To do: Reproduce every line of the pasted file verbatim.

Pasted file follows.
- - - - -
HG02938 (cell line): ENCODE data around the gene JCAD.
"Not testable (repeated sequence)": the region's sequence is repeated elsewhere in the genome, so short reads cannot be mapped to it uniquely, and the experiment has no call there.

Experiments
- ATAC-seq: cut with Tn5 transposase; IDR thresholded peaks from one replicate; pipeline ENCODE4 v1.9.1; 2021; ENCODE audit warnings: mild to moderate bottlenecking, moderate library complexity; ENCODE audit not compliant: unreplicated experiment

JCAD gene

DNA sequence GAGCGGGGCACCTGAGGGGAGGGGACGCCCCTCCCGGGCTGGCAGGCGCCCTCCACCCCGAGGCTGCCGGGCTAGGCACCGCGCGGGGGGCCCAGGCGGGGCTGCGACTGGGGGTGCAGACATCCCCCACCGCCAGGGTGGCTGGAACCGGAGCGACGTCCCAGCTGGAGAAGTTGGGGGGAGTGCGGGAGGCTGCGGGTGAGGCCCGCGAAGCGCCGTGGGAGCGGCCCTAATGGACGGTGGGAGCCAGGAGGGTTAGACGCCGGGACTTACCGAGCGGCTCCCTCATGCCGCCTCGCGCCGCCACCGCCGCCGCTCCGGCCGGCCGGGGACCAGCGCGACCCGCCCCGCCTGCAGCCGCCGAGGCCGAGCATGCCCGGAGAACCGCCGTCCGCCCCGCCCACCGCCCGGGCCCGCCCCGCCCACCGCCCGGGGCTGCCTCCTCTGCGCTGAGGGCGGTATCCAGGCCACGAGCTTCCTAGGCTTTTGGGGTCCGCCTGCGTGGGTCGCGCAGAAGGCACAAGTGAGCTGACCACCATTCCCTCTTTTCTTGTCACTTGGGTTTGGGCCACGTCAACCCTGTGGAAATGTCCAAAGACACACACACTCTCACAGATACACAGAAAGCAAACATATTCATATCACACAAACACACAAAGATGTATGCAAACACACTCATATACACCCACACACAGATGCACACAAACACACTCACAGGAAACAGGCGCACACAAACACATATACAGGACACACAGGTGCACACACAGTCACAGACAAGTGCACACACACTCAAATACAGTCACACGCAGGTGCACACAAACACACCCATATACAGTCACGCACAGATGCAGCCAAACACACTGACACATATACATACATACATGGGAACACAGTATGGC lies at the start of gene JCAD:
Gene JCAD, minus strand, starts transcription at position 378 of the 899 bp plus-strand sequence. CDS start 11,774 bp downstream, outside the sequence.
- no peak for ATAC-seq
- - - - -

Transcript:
HG02938 (cell line): ENCODE data around the gene JCAD.
"Not testable (repeated sequence)": the region's sequence is repeated elsewhere in the genome, so short reads cannot be mapped to it uniquely, and the experiment has no call there.

Experiments
- ATAC-seq: cut with Tn5 transposase; IDR thresholded peaks from one replicate; pipeline ENCODE4 v1.9.1; 2021; ENCODE audit warnings: mild to moderate bottlenecking, moderate library complexity; ENCODE audit not compliant: unreplicated experiment

JCAD gene

DNA sequence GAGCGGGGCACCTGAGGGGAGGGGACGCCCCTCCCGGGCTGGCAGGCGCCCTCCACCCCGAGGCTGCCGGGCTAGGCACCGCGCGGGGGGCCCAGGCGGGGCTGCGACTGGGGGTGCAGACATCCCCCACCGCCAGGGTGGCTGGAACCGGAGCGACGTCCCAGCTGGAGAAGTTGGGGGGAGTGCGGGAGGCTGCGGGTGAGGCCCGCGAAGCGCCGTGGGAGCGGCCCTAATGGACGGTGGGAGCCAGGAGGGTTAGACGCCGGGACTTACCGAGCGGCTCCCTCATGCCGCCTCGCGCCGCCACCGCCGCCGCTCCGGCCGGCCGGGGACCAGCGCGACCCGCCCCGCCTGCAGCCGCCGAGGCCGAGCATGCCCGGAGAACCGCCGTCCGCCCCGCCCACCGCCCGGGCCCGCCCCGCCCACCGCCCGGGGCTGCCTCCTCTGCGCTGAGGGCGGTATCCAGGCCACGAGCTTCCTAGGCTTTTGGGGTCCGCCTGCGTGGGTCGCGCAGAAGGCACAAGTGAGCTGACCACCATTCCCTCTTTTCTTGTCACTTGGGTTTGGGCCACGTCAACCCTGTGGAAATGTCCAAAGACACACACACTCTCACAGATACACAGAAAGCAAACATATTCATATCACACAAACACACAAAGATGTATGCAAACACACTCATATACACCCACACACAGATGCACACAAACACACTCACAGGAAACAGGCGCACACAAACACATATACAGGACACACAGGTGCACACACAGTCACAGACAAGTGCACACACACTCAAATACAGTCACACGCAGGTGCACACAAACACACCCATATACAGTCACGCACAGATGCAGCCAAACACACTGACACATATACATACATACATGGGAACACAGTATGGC lies at the start of gene JCAD:
Gene JCAD, minus strand, starts transcription at position 378 of the 899 bp plus-strand sequence. CDS start 11,774 bp downstream, outside the sequence.
- no peak for ATAC-seq